(5) Wrap the other tail in the opposite direction until the dressing is completely covered. Leave enough of the tail for a knot.

    (6) Loosely tie the tails with a nonslip knot at the casualty's side (Figure 3-31).


    When dressing is applied, DO NOT put pressure on the wound or exposed internal
    parts, because pressure could cause further injury (vomiting, ruptured intestines, and
    so forth). Therefore, tie the dressing ties (tails) loosely at casualty's side, not directly
    over the dressing.

    (7) Tie the dressing firmly enough to prevent slipping without applying pressure to the wound site (Figure 3-32).

Field dressings can be covered with improvised reinforcement material (cravats, strips of torn T-shirt, or other cloth), if available, for additional support and protection. Tie improvised bandage on the opposite side of the dressing ties firmly enough to prevent slipping but without applying additional pressure to the wound.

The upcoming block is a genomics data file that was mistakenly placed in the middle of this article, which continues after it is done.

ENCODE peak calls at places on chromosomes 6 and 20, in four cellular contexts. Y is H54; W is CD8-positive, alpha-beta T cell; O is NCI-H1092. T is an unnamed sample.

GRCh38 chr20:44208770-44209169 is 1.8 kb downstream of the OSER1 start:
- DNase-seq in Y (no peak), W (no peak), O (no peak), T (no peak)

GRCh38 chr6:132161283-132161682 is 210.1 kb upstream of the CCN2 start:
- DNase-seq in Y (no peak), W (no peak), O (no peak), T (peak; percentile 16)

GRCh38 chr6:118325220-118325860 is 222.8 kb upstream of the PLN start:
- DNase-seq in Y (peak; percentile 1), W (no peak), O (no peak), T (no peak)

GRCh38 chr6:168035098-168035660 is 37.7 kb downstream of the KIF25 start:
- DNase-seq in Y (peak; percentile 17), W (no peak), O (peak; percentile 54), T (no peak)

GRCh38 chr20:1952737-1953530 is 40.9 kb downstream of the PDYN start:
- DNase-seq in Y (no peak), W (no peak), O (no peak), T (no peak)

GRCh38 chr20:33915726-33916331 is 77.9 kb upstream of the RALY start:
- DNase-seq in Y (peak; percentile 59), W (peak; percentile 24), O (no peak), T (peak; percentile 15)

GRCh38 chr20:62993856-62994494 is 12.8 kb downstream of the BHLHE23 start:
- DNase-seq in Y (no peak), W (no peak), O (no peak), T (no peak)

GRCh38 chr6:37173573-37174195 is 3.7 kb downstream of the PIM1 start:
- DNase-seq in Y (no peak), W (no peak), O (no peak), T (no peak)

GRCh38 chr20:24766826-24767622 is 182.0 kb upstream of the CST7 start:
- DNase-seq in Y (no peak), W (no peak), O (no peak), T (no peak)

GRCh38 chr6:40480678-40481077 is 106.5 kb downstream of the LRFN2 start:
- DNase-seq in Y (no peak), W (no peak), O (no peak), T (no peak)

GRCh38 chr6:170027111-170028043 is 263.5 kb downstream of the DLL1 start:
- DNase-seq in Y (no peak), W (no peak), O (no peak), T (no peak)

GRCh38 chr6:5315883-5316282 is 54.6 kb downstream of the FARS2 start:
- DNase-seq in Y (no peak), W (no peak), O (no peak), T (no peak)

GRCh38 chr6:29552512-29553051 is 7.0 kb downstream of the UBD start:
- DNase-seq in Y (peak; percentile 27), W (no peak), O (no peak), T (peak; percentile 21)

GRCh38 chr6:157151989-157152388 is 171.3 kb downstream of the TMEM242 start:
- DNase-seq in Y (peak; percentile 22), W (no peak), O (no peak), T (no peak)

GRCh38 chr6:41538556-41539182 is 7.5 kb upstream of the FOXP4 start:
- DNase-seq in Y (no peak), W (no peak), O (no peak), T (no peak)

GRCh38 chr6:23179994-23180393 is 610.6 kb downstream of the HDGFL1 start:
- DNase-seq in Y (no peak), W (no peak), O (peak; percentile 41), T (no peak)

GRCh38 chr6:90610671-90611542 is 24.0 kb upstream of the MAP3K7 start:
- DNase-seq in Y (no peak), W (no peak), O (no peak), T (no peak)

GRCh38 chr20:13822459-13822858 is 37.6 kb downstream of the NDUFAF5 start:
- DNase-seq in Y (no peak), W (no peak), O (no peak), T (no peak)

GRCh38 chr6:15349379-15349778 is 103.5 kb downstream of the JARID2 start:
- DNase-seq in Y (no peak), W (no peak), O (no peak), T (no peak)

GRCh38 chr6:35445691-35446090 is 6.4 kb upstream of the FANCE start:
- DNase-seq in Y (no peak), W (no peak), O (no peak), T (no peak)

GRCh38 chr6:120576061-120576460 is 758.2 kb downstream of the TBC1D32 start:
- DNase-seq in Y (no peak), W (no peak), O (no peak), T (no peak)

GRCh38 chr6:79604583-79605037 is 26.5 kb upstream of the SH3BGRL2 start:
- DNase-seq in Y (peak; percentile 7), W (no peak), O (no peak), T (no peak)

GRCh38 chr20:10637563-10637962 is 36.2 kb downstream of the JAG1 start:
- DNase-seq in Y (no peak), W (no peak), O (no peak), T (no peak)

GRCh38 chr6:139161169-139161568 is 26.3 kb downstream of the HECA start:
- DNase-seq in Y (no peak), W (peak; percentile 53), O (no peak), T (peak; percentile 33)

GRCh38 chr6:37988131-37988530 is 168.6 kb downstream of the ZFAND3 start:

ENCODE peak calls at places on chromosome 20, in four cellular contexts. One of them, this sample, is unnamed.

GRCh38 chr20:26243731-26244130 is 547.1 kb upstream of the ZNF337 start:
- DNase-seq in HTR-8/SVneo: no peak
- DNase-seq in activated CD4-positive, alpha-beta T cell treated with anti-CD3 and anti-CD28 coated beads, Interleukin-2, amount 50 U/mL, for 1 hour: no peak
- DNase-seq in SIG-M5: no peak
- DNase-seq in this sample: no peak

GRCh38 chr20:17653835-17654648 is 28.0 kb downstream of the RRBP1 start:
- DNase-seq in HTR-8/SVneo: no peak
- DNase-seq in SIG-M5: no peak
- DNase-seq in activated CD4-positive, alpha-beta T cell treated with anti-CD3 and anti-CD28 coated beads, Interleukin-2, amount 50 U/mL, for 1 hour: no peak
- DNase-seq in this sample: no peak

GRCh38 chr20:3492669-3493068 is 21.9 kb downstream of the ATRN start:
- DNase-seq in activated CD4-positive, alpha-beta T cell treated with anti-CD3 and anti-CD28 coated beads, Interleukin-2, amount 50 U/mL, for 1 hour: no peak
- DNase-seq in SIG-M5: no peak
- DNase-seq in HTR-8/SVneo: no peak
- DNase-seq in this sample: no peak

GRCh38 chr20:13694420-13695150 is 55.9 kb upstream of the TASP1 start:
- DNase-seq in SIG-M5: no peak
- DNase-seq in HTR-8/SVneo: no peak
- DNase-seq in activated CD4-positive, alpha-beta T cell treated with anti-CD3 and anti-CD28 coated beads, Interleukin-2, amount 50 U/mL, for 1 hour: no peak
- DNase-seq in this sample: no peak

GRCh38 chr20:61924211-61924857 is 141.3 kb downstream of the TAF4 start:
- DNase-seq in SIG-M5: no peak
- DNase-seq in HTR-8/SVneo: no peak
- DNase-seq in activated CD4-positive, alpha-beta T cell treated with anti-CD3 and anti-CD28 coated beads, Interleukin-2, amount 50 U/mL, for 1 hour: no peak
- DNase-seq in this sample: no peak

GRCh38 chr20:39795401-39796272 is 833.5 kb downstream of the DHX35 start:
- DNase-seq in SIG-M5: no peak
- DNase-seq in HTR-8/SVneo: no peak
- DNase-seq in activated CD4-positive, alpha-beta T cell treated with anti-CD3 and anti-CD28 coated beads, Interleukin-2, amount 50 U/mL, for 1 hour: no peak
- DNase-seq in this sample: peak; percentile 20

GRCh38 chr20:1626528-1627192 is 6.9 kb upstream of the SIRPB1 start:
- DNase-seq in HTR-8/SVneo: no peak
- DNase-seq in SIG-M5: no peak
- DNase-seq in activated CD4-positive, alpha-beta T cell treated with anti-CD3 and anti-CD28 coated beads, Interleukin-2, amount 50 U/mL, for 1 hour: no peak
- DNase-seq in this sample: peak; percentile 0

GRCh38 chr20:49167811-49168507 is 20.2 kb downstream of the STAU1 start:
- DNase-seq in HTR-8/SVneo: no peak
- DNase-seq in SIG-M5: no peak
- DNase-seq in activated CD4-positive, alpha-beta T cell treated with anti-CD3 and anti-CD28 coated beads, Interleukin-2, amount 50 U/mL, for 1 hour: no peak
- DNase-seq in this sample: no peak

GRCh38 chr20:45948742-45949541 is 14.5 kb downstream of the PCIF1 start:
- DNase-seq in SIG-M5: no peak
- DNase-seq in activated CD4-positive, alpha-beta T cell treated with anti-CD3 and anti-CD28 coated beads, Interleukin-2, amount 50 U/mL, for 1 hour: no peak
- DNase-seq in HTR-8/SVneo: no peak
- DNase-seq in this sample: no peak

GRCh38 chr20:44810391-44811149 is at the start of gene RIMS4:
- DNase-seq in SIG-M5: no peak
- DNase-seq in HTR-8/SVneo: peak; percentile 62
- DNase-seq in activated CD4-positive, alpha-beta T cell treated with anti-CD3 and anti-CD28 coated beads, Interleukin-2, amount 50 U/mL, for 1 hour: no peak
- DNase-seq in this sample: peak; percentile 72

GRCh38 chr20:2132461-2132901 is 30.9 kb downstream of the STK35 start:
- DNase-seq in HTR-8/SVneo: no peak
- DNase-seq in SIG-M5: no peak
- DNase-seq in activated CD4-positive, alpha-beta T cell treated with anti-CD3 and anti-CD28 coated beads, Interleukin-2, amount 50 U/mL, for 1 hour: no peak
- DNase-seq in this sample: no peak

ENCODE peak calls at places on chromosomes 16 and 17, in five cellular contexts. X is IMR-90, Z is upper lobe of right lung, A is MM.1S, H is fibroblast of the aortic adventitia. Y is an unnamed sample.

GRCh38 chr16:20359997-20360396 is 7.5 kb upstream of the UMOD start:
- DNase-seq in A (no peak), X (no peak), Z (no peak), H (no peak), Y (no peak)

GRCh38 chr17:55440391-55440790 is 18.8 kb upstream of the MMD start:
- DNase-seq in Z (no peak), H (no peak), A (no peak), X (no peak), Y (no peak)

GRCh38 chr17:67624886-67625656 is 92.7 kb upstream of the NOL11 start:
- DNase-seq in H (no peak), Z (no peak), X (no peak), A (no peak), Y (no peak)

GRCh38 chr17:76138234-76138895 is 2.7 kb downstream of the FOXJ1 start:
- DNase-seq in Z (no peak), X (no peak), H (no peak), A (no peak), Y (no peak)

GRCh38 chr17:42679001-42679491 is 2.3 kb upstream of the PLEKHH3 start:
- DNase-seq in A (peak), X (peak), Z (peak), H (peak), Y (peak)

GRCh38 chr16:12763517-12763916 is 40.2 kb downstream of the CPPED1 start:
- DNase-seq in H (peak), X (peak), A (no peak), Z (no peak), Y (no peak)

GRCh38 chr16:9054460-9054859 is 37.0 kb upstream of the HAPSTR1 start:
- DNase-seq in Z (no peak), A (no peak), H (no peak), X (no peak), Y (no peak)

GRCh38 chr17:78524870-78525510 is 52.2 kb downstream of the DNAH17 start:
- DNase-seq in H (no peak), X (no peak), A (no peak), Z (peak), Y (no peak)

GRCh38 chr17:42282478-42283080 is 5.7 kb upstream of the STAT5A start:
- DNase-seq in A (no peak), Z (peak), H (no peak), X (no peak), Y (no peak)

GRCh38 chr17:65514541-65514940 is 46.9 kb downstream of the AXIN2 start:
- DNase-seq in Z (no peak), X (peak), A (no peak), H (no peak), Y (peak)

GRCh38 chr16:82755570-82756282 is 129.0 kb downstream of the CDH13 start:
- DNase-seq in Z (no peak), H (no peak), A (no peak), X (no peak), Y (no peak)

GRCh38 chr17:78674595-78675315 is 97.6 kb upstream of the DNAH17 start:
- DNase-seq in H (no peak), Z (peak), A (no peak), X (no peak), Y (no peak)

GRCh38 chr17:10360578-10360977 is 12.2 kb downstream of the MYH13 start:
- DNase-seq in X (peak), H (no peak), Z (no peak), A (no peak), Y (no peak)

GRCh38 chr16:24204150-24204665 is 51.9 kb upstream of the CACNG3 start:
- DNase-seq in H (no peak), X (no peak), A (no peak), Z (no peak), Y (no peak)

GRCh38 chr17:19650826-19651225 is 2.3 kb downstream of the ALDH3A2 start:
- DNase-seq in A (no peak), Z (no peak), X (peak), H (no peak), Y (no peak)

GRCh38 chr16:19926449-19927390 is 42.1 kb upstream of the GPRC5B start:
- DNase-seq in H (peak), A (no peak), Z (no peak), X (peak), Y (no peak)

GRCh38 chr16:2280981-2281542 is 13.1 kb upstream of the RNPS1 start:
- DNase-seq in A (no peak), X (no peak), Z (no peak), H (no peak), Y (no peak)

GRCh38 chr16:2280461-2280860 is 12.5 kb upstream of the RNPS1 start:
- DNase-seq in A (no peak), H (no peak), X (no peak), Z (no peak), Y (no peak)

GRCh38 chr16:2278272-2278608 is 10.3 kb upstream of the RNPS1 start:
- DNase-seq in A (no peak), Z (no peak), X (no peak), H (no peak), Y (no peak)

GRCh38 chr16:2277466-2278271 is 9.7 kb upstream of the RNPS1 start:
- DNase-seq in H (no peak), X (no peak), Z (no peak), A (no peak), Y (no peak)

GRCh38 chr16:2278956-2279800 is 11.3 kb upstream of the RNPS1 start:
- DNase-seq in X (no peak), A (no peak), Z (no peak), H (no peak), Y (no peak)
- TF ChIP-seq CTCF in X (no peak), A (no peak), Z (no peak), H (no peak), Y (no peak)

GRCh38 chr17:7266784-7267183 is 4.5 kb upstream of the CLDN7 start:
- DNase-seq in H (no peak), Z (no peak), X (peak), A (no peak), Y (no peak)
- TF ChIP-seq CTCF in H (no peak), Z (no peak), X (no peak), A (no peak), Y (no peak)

CAUTION (081-31-1025)

    DO NOT give casualties with abdominal wounds food nor water (moistening the lips
    is allowed).

e. Seek Medical Aid. Notify medical personnel.

3-13. Burn Injuries

Burns often cause extreme pain, scarring, or even death. Proper treatment will minimize further injury of the burned area. Before administering the proper first aid, you must be able to recognize the type of burn to be treated. There are four types of burns: (1) thermal burns caused by fire, hot objects, hot liquids, and gases or by nuclear blast or fire ball; (2) electrical burns caused by electrical wires, current, or lightning; (3) chemical burns caused by contact with wet or dry chemicals or white phosphorus (WP)--from marking rounds and grenades; and (4) laser burns.

3-14. First Aid for Burns (031-31-1007)